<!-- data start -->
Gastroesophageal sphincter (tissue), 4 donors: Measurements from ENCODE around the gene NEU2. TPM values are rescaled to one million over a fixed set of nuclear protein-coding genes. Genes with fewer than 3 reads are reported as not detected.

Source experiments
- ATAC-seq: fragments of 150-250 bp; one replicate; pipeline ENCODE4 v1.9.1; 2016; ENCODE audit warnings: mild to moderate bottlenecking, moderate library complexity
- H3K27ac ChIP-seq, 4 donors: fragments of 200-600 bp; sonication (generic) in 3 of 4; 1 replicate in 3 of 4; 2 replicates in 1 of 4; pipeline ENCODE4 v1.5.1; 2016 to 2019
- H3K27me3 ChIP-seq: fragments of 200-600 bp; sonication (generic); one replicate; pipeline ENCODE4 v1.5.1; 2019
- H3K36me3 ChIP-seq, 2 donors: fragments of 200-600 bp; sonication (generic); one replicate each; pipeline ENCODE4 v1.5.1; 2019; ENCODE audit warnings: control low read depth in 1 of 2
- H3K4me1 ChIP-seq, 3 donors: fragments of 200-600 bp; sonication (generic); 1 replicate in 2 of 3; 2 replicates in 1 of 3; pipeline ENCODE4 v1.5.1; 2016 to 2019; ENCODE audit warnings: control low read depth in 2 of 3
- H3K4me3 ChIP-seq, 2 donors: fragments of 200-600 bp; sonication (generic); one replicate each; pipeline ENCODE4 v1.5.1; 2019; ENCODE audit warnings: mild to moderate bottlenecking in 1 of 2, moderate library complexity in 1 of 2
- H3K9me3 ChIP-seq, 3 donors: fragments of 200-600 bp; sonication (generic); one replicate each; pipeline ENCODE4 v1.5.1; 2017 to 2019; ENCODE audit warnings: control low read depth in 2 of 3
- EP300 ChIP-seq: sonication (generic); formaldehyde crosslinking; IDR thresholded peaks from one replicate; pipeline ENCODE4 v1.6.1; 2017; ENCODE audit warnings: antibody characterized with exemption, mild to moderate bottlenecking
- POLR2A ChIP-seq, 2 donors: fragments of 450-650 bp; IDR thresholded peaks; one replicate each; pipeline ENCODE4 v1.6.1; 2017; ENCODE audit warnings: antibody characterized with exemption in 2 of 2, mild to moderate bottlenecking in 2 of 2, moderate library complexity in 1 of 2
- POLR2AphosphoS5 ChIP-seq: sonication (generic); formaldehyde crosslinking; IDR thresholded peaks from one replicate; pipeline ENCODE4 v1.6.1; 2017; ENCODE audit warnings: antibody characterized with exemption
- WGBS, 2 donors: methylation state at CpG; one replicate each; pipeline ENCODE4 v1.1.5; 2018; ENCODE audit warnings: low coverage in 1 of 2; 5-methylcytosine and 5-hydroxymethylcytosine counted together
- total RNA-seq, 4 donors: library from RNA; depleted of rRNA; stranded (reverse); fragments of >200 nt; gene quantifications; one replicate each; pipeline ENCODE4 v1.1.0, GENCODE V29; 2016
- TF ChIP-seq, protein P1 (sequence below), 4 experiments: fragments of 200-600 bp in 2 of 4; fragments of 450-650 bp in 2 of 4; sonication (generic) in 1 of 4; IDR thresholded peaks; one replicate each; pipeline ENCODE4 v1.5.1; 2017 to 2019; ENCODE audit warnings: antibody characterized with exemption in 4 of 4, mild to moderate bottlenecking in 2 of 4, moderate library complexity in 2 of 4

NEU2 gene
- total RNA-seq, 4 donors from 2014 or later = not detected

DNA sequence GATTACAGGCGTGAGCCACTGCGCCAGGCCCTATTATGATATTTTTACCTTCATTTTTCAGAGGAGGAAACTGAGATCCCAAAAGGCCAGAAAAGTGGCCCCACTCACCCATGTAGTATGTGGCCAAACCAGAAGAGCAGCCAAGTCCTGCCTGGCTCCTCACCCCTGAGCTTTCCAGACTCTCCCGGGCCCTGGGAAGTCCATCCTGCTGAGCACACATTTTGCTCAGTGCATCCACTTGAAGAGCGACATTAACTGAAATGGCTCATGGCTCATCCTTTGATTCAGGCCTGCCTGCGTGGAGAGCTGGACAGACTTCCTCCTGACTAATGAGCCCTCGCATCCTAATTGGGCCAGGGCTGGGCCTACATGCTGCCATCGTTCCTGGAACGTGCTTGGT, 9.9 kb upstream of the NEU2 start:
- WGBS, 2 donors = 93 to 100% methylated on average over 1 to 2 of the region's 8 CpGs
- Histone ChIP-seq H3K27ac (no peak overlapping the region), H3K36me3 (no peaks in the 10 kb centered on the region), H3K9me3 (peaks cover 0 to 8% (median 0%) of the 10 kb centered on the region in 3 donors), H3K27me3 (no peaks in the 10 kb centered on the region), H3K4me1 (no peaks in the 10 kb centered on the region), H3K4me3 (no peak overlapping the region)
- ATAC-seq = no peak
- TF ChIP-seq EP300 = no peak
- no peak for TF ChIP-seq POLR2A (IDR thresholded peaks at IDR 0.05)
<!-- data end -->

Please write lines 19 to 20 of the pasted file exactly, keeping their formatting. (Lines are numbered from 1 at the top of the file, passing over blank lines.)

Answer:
- WGBS, 2 donors = 93 to 100% methylated on average over 1 to 2 of the region's 8 CpGs
- Histone ChIP-seq H3K27ac (no peak overlapping the region), H3K36me3 (no peaks in the 10 kb centered on the region), H3K9me3 (peaks cover 0 to 8% (median 0%) of the 10 kb centered on the region in 3 donors), H3K27me3 (no peaks in the 10 kb centered on the region), H3K4me1 (no peaks in the 10 kb centered on the region), H3K4me3 (no peak overlapping the region)